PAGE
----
Although not very common (1 in 10,000), retinal detachment is a potentially blinding condition.
How Do Retinal Detachments Develop?
Most retinal detachments begin when a posterior vitreous detachment causes a retinal tear. Fluid from the inside of the eye then passes through the tear and strips the retina off the inside of the eye, a little like freshly pasted wallpaper can sometimes peel off the wall. The retina is then floppy inside the eye and does not work properly because the photoreceptors (light-sensitive cells) are stripped away from the retinal pigment epithelium (RPE) and underlying choroid, on which they rely for oxygen and nourishment.
Retinal detachments almost always begin at the periphery of the retina, where the patient may not notice any visual problems other than flashes and floaters. These are usually due to a posterior vitreous detachment and progress quite rapidly.
Retinal detachments can also occur due to a slow movement of fluid from within the vitreous into the space under the retina through round holes present in areas of peripheral retinal degeneration. This is the type of retinal detachment common in young short-sighted people and often is not associated with symptoms of flashes or floaters.
The next thing that many patients notice is either a dark shadow at the edge of their vision that slowly grows and gets closer to the centre of vision. This can come form any direction and then, if left untreated, may well move across the centre of vision and have a devastating effect.
The build-up of fluid under the retina, stripping the retina off the RPE, causes the growing shadow. In some people this can happen very quickly over a matter of hours or even overnight.
How Are Retinal Detachments Treated?
Surgery is by far the best treatment for retinal detachment and this is generally performed in one of two ways: vitrectomy with cryo (or laser) and gas (or oil) and cryo-buckle surgery. Dr Chauhan will advise you of the best choice for you, as there is often a definite advantage of one over the other, but occasionally patient preference can come into play when both are equally likely to succeed.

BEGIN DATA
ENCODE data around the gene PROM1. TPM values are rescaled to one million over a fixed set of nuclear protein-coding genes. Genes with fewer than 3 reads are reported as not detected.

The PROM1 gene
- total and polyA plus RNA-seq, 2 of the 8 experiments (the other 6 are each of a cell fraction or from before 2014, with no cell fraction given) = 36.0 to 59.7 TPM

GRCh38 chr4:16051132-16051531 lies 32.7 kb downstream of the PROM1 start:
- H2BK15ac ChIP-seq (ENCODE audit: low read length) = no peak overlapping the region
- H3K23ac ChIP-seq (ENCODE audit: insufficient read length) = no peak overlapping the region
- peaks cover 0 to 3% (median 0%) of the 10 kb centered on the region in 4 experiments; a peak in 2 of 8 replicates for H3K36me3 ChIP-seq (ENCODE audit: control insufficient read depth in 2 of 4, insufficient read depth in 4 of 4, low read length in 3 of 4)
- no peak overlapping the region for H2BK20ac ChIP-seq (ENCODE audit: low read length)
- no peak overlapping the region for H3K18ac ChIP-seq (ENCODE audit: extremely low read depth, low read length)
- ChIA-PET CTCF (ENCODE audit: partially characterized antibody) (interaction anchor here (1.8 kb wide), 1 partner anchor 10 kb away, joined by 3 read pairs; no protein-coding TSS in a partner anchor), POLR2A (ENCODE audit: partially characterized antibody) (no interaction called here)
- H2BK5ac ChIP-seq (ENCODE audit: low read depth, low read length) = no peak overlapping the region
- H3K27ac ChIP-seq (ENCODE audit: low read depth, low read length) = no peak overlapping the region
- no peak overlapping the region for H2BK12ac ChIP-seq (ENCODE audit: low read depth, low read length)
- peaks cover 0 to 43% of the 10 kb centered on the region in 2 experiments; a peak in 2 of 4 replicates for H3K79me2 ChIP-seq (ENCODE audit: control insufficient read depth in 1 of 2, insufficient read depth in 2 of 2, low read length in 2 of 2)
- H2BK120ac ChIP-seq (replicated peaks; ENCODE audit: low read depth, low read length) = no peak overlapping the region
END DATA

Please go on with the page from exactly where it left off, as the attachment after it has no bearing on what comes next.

How Urgent Is The Surgery?
When the fovea (centre of the macula) is still attached to the RPE, i.e. in its correct position, the retinal detachment is known as a macula-on retinal detachment. Whilst this is good news, it is generally only a matter of time before the central vision is affected so urgent attention is required. An operation will be required, but not necessarily immediately; a number of other factors will help decide on the timing of the operation, but it would ideally be done before the fovea is detached. If this is achieved successfully then central vision is very likely to remain normal or thereabouts.
If the detachment has progressed so that the fovea is detached too, it is known as a macula-off retinal detachment. This situation it is still urgent, but surgery may be delayed a little longer. This is because, once the fovea is detached, the vision never returns to normal. Many circumstances will determine when surgery needs to be done.